The Welsh assembly should press for powers to ban smoking in public places in the next two to three years, a committee of AMs has recommended.
The committee was set up in June 2004 to discuss a smoking ban
The members heard evidence from both sides of the debate, including the British Medical Association and the Licensed Victuallers' Association.
They also visited Ireland to see the effects of its smoking ban.
The assembly does not have the power to ban smoking in public at present, but voted in favour of one in 2003.
Two Welsh politicians, Cardiff North MP Julie Morgan and the cross-bench peer Baroness Finlay of Llandaf, have already put smoking bills for Wales before the House of Commons and the House of Lords.
Although neither bill succeeded, both aimed to change the law to give the Welsh assembly the power to bring in its own smoking ban if it wished.
The British Thoracic Society has welcomed the assembly committee's call.
On Tuesday, the assembly committee on smoking in public places concluded that:
There is overwhelming evidence that environmental tobacco smoke is damaging to health.
Ventilation equipment is not capable of removing the majority of health damaging particulates from the atmosphere.
There is no evidence that the introduction of a ban would have an overall negative impact on the economy.
While acknowledging the right of people to smoke a product that is obtainable legally, this right should be exercised responsibly. The majority of the public who do not smoke should be able to go to their place of work and other enclosed public places without risk to their health.
The cross-party committee recommended that a smoking ban would be enforced by local authorities, although it did not estimate its cost.
Smoking committee members
Val Lloyd (chair)
In Ireland, the committee said that enforcement measures equated to 40 new jobs for enforcement officers. The Welsh Local Government Association (WLGA) has estimated the cost as around £6m over the first two years.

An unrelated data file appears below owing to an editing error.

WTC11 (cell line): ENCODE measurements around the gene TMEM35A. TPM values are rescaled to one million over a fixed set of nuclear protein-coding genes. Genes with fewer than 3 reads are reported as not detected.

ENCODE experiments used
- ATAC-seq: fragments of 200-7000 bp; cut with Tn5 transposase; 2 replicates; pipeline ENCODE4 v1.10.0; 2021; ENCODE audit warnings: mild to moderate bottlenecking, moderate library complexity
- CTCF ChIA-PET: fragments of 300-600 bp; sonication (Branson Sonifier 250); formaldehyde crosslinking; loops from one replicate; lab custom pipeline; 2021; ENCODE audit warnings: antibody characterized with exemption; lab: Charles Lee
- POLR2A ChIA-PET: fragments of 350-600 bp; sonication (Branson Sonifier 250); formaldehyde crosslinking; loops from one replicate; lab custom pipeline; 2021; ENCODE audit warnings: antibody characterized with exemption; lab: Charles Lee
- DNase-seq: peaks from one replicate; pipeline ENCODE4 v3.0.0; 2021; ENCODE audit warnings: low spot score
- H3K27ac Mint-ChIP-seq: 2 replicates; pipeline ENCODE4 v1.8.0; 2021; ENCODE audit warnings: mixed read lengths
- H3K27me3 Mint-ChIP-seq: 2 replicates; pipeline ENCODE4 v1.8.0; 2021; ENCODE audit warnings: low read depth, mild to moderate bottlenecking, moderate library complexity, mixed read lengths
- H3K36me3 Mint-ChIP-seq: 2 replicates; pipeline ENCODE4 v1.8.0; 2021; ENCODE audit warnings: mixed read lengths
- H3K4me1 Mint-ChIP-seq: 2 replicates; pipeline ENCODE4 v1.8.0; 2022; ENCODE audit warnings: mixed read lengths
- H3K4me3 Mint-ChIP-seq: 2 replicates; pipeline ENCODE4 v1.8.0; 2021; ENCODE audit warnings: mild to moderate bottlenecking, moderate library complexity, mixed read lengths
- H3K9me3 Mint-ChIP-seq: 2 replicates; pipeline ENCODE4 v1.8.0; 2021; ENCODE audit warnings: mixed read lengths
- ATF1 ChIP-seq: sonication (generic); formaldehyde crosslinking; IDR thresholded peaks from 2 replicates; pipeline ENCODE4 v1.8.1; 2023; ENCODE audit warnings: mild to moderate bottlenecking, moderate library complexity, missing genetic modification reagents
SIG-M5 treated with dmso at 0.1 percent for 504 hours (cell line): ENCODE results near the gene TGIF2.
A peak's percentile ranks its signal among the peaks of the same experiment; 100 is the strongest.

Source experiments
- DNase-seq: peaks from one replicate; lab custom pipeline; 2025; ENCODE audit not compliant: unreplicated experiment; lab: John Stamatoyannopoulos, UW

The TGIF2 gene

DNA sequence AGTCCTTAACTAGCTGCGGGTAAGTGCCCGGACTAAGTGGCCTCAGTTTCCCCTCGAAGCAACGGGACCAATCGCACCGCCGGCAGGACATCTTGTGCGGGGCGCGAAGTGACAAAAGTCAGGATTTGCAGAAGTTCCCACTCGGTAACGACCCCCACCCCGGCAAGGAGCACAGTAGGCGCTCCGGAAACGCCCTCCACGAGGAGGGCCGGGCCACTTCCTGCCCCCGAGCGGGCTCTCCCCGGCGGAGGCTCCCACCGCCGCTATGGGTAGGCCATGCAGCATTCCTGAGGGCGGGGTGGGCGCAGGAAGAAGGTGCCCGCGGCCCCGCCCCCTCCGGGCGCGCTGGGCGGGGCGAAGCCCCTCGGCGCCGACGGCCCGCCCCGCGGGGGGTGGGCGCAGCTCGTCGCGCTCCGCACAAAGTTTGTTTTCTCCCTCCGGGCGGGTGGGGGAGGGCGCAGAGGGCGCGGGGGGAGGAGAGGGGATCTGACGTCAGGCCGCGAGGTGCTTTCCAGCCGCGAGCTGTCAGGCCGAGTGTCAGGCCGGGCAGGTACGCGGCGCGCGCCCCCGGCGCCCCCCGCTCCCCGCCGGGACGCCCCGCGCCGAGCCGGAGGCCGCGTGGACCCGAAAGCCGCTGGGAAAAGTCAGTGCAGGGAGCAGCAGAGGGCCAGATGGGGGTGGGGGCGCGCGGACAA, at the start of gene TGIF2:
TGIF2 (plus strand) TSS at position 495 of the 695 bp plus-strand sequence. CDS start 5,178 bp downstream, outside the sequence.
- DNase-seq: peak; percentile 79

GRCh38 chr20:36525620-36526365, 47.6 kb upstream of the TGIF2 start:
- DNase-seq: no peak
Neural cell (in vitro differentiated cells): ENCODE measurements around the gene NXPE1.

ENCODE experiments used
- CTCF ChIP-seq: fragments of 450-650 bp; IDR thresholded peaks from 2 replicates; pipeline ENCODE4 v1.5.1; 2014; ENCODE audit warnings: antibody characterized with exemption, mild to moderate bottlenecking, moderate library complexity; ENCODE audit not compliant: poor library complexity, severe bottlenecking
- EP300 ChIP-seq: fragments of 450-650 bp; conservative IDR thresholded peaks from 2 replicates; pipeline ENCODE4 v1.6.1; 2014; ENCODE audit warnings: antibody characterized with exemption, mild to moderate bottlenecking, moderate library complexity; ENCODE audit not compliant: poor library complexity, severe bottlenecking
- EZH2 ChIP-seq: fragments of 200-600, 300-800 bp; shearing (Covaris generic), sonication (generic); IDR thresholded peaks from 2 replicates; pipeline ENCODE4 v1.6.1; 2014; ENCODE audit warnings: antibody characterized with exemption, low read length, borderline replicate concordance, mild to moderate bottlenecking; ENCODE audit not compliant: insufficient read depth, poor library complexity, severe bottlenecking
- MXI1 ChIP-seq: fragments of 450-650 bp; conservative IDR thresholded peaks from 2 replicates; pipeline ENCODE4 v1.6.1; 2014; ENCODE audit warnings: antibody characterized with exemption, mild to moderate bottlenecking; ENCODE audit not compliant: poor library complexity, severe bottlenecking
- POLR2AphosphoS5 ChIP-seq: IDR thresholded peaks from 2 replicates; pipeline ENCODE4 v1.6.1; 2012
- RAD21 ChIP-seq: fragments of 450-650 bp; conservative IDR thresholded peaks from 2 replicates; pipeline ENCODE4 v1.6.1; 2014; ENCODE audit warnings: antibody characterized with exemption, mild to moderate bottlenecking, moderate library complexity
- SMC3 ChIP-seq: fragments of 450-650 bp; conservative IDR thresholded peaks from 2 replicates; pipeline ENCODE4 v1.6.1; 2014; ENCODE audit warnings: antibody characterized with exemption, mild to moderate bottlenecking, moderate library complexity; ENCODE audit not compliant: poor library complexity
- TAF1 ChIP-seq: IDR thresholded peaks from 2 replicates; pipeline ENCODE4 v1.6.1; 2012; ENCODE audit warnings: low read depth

It also advised that exceptions to the ban would include private dwellings, designated areas in long-stay hospital units, designated areas in residential and nursing homes and designated areas of prisons.
Committee chair Val Lloyd said its recommendations "could have a significant impact on the health of the people of Wales".
Dr Richard Lewis, the Welsh Secretary of the BMA said it was "a landmark day for health professionals".
"We shall now be concentrating our efforts on persuading Welsh MPs to vote for the clause in the English Public Health Bill that will allow the National Assembly to ban smoking in public places," he said.
Dr Ian Campbell of the British Thoracic Society said the assembly committee's conclusions were "based on solid medical evidence showing the harmful effects of passive smoking".
He said: "A total ban on smoking in public places is a major move forward for Welsh lung health."
The pro-smoking group, Forest, said calls for a ban were not based on "incontrovertible scientific evidence of harm to others", and that evidence about passive smoking was "estimates, guesswork, subjective recollections and even gossip".